Frozen Shoulder & Shoulder Pain: Symptoms And Treatments

Frozen Shoulder & Shoulder Pain: Symptoms And Treatments

What is a frozen shoulder?

Frozen Shoulder, or adhesive capsulitis, only occurs in up to 3 percent of the population and is marked by weakness and shoulder pain. Typically, signs and symptoms start progressively, deteriorate over time and then resolve, usually within one to three years.

The cause of spontaneous frozen shoulder onset is not clear, but if you are female, between 45 and 60 years of age, and have recently had shoulder surgery or injury, you are more at risk of developing the disease. In the future, about 20% of individuals who have had a frozen shoulder will also develop a frozen shoulder in their other shoulder.

By definition, the term adhesive capsulitis suggests that the pain and stiffness of your shoulder are a consequence of inflammation of the shoulder capsule (capsulitis) and fibrotic adhesions that hinder your mobility shoulder.


A frozen shoulder’s primary symptoms are pain and stiffness, making it difficult or impossible to move it.

You’ll probably feel a dull or achy pain in one shoulder if you have a frozen shoulder. The pain in the shoulder muscles that wrap around the top of your arm can also be felt. In your upper arm, you could experience the same sensation. At night, the pain could get worse, which can make it difficult to sleep.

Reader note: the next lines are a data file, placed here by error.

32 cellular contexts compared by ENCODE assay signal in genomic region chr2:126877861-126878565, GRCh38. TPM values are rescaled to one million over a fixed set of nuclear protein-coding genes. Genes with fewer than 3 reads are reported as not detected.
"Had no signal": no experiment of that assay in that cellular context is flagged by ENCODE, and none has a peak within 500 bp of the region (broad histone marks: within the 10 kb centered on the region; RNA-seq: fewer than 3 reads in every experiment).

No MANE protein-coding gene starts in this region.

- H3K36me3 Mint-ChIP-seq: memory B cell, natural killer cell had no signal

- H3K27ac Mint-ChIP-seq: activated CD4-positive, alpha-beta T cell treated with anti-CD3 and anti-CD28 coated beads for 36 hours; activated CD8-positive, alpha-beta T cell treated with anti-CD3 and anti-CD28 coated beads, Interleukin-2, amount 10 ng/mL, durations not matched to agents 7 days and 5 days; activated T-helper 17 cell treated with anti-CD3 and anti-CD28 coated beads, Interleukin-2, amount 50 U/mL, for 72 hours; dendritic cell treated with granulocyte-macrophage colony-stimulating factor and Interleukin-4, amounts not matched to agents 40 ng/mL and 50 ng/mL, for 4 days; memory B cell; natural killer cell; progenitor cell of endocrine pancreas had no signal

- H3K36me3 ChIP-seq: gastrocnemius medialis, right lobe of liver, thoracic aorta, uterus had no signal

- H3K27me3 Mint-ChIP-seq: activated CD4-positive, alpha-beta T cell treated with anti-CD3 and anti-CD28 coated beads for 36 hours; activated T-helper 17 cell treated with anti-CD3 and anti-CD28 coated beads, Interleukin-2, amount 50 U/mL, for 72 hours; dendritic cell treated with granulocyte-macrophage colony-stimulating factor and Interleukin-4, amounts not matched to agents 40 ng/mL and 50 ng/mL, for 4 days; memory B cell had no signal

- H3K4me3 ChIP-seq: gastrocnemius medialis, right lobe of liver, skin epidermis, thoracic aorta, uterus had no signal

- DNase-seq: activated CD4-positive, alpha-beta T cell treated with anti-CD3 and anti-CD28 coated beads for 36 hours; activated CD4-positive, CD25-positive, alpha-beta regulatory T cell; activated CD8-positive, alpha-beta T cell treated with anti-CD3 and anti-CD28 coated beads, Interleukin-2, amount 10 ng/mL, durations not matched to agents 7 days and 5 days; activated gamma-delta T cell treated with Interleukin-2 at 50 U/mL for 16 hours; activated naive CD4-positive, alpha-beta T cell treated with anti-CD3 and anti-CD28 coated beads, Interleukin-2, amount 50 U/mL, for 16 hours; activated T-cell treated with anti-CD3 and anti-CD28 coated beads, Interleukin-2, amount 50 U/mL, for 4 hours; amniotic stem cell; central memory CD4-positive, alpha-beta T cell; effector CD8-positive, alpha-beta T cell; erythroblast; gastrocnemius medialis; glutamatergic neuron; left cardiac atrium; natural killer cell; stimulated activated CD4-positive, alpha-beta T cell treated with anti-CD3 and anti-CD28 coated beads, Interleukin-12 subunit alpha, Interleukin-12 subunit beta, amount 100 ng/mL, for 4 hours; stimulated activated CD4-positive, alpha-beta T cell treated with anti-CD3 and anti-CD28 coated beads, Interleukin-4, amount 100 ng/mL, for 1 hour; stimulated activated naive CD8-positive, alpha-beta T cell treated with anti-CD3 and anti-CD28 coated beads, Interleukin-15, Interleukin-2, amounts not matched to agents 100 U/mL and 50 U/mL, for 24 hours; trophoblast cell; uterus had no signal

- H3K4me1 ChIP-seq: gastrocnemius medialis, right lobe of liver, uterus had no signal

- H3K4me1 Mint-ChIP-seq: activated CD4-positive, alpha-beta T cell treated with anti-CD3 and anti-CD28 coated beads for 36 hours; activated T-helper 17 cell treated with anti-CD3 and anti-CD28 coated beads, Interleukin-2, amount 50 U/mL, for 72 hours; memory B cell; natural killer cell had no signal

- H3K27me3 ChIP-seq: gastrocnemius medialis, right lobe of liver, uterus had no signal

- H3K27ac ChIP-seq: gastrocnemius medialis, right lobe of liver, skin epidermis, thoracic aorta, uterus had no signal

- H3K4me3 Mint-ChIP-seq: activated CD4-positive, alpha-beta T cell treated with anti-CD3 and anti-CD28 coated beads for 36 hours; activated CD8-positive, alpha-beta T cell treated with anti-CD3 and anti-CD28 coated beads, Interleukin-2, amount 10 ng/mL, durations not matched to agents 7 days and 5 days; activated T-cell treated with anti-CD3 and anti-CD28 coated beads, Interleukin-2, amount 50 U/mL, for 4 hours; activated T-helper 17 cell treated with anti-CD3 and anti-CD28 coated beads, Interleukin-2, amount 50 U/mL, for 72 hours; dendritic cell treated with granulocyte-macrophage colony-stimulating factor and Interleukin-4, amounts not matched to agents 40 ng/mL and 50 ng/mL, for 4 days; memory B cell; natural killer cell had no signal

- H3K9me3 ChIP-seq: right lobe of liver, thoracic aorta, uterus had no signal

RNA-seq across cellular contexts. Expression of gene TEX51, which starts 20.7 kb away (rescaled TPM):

Related complaints include:

Not being able to reach above the shoulder’s height.

Not being able to throw a ball.

Not being able to reach for something quickly.

Not being able to reach behind your back, e.g. to reach bra hook or tuck shirt.

Not being able to reach out to your side and behind. e.g. reach for seat belt

Not being able to sleep on your side

There are four levels of frozen shoulder, each with different symptoms. They are:

The inflammatory, characterized initially by pain around the elbow, then preceded by,

Freezing-a gradual loss of movement range. Because of the capsule colour, these first two phases are known as the RED process if you undergo arthroscopic surgery.

Frozen-minimum pain, without further loss or regeneration of range. Known as the PINK process due to the capsule colour.

Thawing: the gradual return of movement range, some weakness due to shoulder disuse. Identified as phase WHITE.

Range-of-motion and strengthening exercises, including hydrotherapy in Singapore and occasionally corticosteroids and numbing drugs inserted into the joint capsule, are used in shoulder pain treatment. In a small number of cases, it can be suggested that arthroscopic surgery loosens the joint capsule so that it can move more freely.

Suppose you should have a shoulder or arm injury. In that case, it is often advisable to seek the clinical guidance of someone such as your shoulder physiotherapist regarding exercises to help avoid a secondary frozen shoulder forming. If you are in a high-risk group, this is highly important.